The battle for up to three new casino licences in Brisbane is officially underway. Acting State Development Minister Ian Walker said that the first round of Expression of Interest (EOI) documents had been issued to the eight parties to so far declare their interest in three new integrated resort developments across the state.
So far the eight parties haven’t been named, but Echo Entertainment Group Ltd (ASX: EGP) and Crown Resorts Ltd (ASX: CWN) have both expressed an interest and it could be speculated that rival SKYCITY Entertainment Group Limited (ASX: SKC) may be interested too. Larger property developers may also be part of the bidding process.
The three developments include the redevelopment of the government precinct in Brisbane, known as Queen’s Wharf, and two in regional Queensland. In the announcement Queensland premier Campbell Newman said that the state would be looking for more than just a hotel and casino for the developments, rather proposals would need to include something special in order to ‘put Queensland on the map’. One of the main aims of the new developments is to increase Asian tourism and spending in Queensland.
The redevelopment of the Queen’s Wharf area is guaranteed to include a Casino licence, while the other two developments’ casino approval will depend on the submission.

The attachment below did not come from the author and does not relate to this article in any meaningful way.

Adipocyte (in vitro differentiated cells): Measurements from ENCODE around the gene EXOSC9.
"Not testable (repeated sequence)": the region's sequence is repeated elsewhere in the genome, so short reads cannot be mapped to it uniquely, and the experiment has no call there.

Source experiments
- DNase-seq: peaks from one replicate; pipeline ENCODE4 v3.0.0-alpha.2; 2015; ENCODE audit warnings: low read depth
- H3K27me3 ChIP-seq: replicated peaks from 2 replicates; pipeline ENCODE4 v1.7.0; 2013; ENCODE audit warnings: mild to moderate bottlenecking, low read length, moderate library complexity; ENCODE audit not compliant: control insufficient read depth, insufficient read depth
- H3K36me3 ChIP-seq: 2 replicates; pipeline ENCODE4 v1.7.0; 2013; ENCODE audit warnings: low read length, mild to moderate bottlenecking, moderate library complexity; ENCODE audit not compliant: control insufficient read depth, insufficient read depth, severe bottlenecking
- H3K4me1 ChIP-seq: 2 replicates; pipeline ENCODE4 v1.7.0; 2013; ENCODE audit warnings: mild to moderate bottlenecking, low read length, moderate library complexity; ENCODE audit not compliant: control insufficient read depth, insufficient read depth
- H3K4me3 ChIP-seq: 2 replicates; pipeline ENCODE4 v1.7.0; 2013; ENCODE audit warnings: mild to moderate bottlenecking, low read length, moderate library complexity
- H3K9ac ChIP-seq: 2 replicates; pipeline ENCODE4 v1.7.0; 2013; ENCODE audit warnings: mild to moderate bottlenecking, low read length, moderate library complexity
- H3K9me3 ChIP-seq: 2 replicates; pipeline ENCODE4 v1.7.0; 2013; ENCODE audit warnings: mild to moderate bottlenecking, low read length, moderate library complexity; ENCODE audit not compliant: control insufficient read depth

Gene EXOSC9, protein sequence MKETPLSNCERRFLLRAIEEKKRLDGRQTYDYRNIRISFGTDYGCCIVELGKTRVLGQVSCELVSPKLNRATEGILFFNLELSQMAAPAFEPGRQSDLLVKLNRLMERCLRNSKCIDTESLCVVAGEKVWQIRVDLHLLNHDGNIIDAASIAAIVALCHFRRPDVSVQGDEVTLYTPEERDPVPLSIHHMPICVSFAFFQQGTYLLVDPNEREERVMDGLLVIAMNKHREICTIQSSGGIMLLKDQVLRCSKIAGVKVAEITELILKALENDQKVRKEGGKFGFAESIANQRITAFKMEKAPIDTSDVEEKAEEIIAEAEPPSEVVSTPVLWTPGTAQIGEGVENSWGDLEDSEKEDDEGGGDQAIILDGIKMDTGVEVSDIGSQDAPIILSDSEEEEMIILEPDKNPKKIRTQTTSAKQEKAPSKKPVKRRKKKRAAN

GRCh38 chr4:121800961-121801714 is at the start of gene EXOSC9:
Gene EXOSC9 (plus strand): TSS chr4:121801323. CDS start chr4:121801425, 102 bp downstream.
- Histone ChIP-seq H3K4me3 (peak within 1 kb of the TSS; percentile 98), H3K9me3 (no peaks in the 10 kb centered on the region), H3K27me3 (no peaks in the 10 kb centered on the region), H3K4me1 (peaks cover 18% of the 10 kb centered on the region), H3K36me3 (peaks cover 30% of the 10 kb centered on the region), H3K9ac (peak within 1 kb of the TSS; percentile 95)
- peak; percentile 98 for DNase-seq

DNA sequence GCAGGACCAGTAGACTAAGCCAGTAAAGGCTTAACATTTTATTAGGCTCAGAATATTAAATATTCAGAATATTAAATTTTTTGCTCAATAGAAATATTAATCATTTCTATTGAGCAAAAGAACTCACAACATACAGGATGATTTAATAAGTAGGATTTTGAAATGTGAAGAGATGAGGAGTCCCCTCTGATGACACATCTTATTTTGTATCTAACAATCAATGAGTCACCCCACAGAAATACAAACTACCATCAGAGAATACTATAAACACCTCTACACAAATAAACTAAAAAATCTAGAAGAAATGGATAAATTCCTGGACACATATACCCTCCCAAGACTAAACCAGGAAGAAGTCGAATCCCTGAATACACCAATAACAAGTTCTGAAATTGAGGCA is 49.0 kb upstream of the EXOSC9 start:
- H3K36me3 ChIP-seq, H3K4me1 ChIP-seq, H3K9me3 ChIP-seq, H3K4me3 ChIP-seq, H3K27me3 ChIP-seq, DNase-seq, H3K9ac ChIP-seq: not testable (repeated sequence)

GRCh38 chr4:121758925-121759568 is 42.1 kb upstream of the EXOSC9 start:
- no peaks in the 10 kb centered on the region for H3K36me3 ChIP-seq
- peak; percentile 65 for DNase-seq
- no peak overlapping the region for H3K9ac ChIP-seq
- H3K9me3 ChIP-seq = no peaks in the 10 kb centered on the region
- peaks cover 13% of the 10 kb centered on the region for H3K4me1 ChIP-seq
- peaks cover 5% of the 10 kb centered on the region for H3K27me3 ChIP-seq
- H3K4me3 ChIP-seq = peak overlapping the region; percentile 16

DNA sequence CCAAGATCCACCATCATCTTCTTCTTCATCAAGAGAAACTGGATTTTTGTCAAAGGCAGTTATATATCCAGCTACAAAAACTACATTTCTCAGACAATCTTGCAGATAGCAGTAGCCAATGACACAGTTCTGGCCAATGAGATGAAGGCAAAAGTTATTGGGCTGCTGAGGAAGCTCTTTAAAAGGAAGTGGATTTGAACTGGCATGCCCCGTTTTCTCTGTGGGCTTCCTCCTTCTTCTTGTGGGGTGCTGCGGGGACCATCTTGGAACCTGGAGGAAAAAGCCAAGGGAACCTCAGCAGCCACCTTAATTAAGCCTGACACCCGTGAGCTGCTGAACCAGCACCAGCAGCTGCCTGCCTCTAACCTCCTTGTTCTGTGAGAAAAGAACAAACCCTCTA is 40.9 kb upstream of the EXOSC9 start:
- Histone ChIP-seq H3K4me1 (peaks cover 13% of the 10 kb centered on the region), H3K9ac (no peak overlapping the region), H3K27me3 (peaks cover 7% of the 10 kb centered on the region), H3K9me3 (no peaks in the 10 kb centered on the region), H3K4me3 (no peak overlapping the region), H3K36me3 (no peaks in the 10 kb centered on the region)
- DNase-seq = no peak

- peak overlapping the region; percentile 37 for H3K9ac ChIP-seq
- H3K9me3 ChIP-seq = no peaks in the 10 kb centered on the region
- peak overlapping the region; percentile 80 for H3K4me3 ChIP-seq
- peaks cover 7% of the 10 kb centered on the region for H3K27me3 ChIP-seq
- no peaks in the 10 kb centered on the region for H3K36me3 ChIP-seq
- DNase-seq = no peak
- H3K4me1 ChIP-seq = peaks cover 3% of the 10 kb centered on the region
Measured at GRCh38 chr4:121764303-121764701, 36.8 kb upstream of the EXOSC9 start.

The start of the expression of interest period follows an announcement from Echo in November that it would be investing $1.5 billion to upgrade its Jupiters Hotel and Casino on the Gold Coast, and build a new Brisbane casino to replace its Treasury Casino.
Echo Entertainment is expected to be a major player in the development after losing out on the contract to develop the Barangaroo area in Sydney to Crown. The company’s plan in Queensland is to give its Jupiters Gold Coast casino a facelift and a 6-star hotel, while the existing Treasury Casino in Brisbane City would be transformed into a luxury hotel to make way for a new casino in the heart of Brisbane city. The new casino will have to be awarded through the EOI process.
Echo’s problem is that the existing Brisbane casino is housed in the heritage listed Treasury building, limiting the company’s ability to expand and upgrade the facility.
Formal expressions of interest are required by March 31 and attract a lodgement fee of $100,000 to assist with the costs associated in assessing the proposals. Submissions will be rated based on how well the company can demonstrate that “they have experience in design, development and operation of large scale integrated resort and entertainment projects, or will be part of a bona-fide bidding team”.
The Barangaroo process will have provided Echo with some important lessons learnt for the bidding and design process in Queensland. Additionally, Echo’s three existing Casino licences in the state, and established relationship with the local government should give it an advantage over peers when it comes to awarding the contract. Should Echo lose out on the new development in the city, questions will start to be asked about the long-term sustainability of the company given Crown’s increasing dominance of the Australian market. Echo dropped from a 52-week high of $3.78 to its current price of around $2.60 after losing the Barangaroo contest, one imagines a similar or larger fall would follow should Crown win the contract in Brisbane too.
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Motley Fool contributor Andrew Mudie does not own shares in any companies mentioned